Friday, July 10, 2015

The Dud Avacado

The Dud Avocado
Elaine Dundy
5/5 stars

The Dud Avocado tells the story of Sally Jay Groce, fresh out of college and ready to live life to it's fullest in Paris. Once in Paris, she goes "more native than the natives" trying to cram as much "living" as she can in two short years. Sally Jay's attempts to live it up lead her into many roles, from mistress to actress to homebody, and she embraces every role with gusto--usually with disastrous results.

Dundy's fifty-year-old classic is fresh and witty, and sometimes a bit racy, and her prose is as close to perfection as one can find. Add this to Sally Jay, a protagonist so alive and real, and it is easy to see why this book gained such a following upon publication.

Here is an excerpt from chapter 3, one of my favorite bits, to give an example of the delicious flavor of the Dud Avocado:

"At eleven o'clock that night, in one of my dangerous moods--midnight-black, excited and deeply dreading (as opposed to one of my beautiful midnight-blue ones, calm but deeply excited), my nerves strung taut to singing, I arrived at the Ritz, only to discover all over again what a difficult thing this was to do. I tended to loose my balance at the exact moment that the doorman opened the cab door and stood by in his respectful attitude o f"waiting." I have even been known to fall out of the cab by reaching and pushing against the handle at the same time that he did. But this time, however, I had disciplined myself to remain quite, quite still, sitting on my hands until the door was opened for me. Then, burrowing into my handbag, which suddenly looked like the Black Hole of Cacutgta, to find the fare, I discovered that I needed a light. A light was switched on. I needed more than a light, I needed a match or a flashlight or special glasses, for I simply couldn't find my change purse, and when I did (lipstick rolling on the floor, compact open and everything spilled--passport,m mirror, the works) I couldn't find the right change. We were now all three of us, driver, doorman and I, waiting to see what I was going to do next. I took out some bills, counted them three times in the dark until I was absolutely certain that I had double the amount necessary, and then pressed it on the driver, eagerly apologizing for overtipping. Overcome with shyness I nodded briefly in the direction of the doorman and raced him to the entrance. I just won. Panting and by now in an absolute ecstasy of panic I flung myself at the revolving doors and let them spin me through. Thus I gained access to the Ritz."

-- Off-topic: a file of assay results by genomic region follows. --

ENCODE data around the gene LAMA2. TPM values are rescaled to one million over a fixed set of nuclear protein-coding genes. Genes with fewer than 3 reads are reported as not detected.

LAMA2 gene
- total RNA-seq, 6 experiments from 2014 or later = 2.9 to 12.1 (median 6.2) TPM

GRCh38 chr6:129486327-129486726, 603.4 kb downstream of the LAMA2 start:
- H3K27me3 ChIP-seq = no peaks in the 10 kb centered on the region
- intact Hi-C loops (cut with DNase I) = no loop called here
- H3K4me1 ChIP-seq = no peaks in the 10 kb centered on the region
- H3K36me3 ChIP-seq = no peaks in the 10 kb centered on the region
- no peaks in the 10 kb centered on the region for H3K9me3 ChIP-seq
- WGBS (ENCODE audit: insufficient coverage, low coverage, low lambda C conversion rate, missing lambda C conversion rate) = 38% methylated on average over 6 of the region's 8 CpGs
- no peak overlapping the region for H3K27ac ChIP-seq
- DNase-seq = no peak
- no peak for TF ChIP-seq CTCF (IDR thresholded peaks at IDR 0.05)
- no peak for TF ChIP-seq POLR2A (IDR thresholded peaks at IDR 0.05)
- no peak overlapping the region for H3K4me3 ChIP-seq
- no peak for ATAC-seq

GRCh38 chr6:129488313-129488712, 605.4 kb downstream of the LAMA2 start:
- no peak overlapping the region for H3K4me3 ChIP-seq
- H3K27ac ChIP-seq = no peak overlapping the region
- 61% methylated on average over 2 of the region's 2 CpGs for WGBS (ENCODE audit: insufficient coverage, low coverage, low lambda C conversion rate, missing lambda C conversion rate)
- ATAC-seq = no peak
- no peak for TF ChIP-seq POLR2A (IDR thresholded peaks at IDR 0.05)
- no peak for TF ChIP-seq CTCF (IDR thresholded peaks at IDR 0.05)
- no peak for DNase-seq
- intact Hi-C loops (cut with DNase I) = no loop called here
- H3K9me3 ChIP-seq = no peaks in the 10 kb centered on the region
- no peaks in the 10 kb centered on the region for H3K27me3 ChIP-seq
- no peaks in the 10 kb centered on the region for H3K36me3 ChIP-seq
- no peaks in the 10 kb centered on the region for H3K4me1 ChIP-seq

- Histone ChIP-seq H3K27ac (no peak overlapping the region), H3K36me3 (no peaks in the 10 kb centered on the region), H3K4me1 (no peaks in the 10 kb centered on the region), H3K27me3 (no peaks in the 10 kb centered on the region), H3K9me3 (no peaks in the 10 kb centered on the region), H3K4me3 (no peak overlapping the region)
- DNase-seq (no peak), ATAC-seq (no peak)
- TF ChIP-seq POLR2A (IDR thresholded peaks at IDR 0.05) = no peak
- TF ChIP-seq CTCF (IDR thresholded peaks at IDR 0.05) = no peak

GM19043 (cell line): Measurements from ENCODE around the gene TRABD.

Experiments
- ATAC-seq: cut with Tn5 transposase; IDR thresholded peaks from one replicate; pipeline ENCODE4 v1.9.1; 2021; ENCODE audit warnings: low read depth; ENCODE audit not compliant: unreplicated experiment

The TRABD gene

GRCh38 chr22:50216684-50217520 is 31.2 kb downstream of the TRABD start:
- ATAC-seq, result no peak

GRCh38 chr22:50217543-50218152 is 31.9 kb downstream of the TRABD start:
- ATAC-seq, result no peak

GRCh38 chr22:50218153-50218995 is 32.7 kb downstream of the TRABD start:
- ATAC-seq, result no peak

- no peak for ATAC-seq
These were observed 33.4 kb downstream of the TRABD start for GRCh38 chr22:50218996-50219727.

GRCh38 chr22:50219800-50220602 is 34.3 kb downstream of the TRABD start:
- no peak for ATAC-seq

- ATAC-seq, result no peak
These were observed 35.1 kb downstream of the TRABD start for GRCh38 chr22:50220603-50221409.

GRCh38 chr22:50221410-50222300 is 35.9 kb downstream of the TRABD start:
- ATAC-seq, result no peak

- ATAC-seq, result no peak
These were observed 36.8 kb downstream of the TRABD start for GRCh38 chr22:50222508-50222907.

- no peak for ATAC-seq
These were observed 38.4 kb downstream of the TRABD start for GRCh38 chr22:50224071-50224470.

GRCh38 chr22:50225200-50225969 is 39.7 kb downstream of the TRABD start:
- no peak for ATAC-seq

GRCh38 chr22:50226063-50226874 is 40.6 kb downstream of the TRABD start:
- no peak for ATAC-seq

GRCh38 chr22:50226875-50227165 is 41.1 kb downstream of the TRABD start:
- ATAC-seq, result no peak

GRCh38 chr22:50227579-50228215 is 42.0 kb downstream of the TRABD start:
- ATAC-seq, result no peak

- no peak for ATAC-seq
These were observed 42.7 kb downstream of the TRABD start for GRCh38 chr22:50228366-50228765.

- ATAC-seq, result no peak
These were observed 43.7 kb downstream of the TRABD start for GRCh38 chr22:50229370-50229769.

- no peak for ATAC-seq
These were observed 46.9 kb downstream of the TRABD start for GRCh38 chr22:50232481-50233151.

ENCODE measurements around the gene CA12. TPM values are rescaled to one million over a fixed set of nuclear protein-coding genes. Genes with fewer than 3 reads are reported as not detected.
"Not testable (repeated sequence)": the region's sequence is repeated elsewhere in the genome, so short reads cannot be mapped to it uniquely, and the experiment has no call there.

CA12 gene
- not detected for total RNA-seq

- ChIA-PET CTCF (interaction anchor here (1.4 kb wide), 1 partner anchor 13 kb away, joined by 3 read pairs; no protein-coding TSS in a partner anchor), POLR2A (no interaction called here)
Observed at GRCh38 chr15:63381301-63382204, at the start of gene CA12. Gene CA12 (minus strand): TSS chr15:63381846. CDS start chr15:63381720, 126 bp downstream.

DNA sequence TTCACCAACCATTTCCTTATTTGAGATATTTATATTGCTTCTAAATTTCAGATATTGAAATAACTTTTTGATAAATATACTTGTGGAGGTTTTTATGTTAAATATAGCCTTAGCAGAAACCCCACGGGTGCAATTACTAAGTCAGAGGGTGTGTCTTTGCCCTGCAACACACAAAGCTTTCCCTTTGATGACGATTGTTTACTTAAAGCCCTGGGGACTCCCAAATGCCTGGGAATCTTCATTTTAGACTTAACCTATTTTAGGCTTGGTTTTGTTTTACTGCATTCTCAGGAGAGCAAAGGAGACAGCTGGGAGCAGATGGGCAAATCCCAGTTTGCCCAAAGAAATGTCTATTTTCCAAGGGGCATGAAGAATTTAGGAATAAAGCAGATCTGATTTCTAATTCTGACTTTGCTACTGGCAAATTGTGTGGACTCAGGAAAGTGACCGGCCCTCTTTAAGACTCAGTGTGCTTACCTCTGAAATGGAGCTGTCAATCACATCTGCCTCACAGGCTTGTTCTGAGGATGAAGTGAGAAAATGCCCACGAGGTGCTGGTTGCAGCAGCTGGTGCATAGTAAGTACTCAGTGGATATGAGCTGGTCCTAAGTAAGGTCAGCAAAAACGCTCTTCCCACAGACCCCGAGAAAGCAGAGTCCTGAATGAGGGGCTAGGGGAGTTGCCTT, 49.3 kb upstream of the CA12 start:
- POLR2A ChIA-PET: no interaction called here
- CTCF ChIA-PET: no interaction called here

I guffawed out loud so often throughout the Dud Avocado; I read parts aloud to my husband; I laughed at and cried with Sally Jay. . . in short, I lived this book. It was pure joy to read, and one that I will certainly read a second time.

(originally read/reviewed in 2009)

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